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By Stanley R.

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The outdegree sequence of o is defined analogously to that of tournaments. The number of distinct outdegree sequences of orientations of G is equal to the number of spanning forests of G. 146. [*] Let G be a graph on [n]. The degree of vertex i, denoted deg(i), is the number of edges incident to i. The (ordered) degree sequence of G is the sequence (deg(1), . . , deg(n)). , no loops or multiple edges) graphs on [n] is given by f (n) = max{1, 2d(Q)−1 }, (6) Q where Q ranges over all graphs on [n] for which every connected component is either a tree or has exactly one cycle, which is of odd length.

N) ∈ Sn+1 as a product of n − 1 transpositions (the minimum possible) is nn−2 . ) For instance, the three ways to write (1, 2, 3) are (multiplying right-to-left) (1, 2)(2, 3), (2, 3)(1, 3), and (1, 3)(1, 2). Note. It is not difficult to show bijectively that the number of ways to write some n-cycle as a product of n − 1 transpositions is (n − 1)! ” However, a direct bijection between factorizations of a fixed n-cycle such as (1, 2, . . , n) and labelled trees (say) is considerably more difficult.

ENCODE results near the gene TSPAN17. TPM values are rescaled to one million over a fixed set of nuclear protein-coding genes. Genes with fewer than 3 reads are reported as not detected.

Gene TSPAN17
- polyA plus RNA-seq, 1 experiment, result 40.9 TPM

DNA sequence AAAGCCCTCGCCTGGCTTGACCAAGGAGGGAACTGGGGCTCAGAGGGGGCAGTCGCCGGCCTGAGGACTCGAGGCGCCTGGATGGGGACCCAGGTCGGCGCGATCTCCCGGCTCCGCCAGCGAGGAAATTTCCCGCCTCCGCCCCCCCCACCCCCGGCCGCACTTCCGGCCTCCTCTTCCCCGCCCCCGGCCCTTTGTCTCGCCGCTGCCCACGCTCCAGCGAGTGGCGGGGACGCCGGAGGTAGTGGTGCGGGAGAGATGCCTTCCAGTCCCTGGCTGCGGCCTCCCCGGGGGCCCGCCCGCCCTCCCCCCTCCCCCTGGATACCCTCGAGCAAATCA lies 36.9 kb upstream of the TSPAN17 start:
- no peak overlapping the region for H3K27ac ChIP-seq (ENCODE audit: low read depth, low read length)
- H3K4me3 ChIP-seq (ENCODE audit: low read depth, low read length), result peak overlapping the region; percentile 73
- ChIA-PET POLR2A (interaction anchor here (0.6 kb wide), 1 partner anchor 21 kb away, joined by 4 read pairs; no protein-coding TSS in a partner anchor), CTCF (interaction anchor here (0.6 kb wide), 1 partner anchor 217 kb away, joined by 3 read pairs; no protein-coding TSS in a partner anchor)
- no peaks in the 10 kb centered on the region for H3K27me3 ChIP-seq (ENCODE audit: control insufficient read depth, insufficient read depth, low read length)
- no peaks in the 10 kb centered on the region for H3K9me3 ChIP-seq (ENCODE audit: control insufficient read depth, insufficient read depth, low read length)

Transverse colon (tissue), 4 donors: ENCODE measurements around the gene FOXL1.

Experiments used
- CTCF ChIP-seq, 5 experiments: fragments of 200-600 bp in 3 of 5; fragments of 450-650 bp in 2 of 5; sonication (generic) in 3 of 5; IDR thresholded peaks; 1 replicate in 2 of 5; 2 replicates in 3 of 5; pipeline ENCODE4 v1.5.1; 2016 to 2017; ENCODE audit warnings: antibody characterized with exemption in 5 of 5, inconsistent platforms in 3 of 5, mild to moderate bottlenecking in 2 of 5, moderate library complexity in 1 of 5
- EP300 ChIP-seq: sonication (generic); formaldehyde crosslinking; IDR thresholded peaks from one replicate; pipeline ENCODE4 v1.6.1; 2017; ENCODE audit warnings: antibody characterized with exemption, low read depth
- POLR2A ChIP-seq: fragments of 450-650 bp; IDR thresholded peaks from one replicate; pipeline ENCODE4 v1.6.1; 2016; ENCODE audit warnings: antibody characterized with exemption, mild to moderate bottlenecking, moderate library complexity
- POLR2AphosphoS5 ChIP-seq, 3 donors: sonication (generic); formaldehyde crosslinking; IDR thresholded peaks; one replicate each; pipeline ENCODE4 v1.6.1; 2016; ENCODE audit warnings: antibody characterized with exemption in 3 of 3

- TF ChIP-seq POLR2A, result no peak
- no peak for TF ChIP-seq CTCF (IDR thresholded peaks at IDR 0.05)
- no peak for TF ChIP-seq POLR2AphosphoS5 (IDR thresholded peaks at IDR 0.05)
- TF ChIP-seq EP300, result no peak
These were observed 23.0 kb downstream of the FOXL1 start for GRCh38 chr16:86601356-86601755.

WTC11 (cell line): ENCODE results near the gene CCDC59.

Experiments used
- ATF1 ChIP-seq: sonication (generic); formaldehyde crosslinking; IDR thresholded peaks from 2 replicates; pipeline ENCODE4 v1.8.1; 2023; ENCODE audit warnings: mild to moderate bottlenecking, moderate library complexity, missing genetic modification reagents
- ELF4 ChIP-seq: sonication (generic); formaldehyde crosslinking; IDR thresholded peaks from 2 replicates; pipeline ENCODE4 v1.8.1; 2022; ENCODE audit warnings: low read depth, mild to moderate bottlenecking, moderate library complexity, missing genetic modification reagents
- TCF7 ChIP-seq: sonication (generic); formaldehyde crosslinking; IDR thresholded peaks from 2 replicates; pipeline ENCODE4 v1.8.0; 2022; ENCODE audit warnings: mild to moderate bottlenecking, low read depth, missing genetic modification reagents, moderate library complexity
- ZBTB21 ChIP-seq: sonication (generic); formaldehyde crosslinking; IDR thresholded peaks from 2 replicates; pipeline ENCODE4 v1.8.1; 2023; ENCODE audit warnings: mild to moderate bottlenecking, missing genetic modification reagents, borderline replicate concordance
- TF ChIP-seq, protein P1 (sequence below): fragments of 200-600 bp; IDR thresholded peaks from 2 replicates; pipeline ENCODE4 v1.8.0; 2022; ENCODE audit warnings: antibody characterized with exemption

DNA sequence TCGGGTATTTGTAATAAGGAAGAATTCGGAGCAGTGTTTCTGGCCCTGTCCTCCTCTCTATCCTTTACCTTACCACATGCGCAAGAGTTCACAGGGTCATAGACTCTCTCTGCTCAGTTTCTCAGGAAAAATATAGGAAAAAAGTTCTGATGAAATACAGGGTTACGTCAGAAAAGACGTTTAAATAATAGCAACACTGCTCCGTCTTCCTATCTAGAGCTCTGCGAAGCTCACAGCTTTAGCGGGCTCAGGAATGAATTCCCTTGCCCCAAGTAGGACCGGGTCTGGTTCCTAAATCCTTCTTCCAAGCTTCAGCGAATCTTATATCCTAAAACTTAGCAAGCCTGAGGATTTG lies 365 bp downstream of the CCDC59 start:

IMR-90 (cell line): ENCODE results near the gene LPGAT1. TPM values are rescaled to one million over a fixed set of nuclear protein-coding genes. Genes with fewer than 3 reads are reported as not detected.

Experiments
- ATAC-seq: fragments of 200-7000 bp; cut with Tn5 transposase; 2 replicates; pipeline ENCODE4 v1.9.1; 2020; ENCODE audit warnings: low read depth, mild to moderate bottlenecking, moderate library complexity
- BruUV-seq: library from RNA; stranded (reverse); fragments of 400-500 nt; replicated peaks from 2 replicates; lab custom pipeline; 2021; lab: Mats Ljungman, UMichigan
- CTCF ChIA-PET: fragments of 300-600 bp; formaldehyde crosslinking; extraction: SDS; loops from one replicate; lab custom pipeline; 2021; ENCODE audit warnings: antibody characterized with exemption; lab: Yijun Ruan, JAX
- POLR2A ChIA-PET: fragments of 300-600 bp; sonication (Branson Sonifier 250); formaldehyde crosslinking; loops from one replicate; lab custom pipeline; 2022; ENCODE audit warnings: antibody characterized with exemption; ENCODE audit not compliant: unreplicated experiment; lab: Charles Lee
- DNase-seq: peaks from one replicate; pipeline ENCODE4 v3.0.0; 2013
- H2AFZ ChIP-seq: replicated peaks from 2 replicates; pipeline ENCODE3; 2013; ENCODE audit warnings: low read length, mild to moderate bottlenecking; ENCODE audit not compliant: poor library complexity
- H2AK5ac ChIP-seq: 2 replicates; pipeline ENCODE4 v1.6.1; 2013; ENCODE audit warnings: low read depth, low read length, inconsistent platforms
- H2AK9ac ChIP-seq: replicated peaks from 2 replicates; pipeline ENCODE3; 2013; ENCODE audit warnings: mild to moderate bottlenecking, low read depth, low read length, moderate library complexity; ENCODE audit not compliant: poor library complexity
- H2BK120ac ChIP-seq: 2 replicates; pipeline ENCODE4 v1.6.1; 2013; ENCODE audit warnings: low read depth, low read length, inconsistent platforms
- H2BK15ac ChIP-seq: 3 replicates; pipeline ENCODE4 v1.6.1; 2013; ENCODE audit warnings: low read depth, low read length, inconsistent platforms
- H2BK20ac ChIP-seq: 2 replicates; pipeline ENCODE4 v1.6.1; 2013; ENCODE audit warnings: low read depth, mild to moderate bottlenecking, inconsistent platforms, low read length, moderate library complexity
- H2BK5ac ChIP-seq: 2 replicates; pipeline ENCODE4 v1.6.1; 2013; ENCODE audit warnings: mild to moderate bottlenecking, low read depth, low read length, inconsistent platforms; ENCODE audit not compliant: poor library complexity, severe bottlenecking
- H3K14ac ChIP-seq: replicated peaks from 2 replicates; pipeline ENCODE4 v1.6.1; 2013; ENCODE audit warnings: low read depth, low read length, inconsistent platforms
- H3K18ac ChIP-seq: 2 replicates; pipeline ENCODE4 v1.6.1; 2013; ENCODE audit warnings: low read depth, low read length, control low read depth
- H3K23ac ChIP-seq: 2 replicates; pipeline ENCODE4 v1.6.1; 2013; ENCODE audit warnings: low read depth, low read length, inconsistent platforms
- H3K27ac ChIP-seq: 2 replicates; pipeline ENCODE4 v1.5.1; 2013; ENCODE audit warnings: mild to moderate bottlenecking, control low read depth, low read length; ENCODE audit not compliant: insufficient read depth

For instance, f (3) = 2, corresponding to s1 s2 s1 and s2 s1 s2 . Then f (n) is equal to the number of balanced tableaux (as defined in the previous problem) of shape (n − 1, n − 2, . . , 1). 51 Note. ,1) . Any bijective proof of this difficult result would be an impressive achievement. 213. [*] Let w0 = n, n − 1, n − 2, . . , 1 ∈ Sn and p = n 2 . Define Rn = {(a1 , . . , ap ) ∈ [n − 1]p : w0 = sa1 sa2 · · · sap }, where si = (i, i + 1) as in the previous problem. For example, R3 = {(1, 2, 1), (2, 1, 2)}.

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Bijective proof problems by Stanley R.


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